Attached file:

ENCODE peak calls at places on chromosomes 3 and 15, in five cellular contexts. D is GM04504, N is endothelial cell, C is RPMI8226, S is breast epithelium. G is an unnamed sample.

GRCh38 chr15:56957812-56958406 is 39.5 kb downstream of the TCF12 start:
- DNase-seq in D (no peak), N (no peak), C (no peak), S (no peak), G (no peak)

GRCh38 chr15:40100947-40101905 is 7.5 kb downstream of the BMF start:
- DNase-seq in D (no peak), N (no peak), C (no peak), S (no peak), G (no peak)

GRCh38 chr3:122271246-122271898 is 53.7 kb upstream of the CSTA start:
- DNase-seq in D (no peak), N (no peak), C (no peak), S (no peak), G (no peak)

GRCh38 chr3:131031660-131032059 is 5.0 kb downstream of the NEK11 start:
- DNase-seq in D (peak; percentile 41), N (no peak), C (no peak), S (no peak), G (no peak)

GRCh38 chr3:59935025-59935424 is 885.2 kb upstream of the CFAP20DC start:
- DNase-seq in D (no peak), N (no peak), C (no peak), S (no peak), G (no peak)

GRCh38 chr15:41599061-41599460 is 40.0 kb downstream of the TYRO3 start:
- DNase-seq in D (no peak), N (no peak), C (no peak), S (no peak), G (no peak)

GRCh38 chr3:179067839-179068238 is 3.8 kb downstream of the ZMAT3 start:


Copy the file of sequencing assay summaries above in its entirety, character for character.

ENCODE peak calls at places on chromosomes 3 and 15, in five cellular contexts. D is GM04504, N is endothelial cell, C is RPMI8226, S is breast epithelium. G is an unnamed sample.

GRCh38 chr15:56957812-56958406 is 39.5 kb downstream of the TCF12 start:
- DNase-seq in D (no peak), N (no peak), C (no peak), S (no peak), G (no peak)

GRCh38 chr15:40100947-40101905 is 7.5 kb downstream of the BMF start:
- DNase-seq in D (no peak), N (no peak), C (no peak), S (no peak), G (no peak)

GRCh38 chr3:122271246-122271898 is 53.7 kb upstream of the CSTA start:
- DNase-seq in D (no peak), N (no peak), C (no peak), S (no peak), G (no peak)

GRCh38 chr3:131031660-131032059 is 5.0 kb downstream of the NEK11 start:
- DNase-seq in D (peak; percentile 41), N (no peak), C (no peak), S (no peak), G (no peak)

GRCh38 chr3:59935025-59935424 is 885.2 kb upstream of the CFAP20DC start:
- DNase-seq in D (no peak), N (no peak), C (no peak), S (no peak), G (no peak)

GRCh38 chr15:41599061-41599460 is 40.0 kb downstream of the TYRO3 start:
- DNase-seq in D (no peak), N (no peak), C (no peak), S (no peak), G (no peak)

GRCh38 chr3:179067839-179068238 is 3.8 kb downstream of the ZMAT3 start: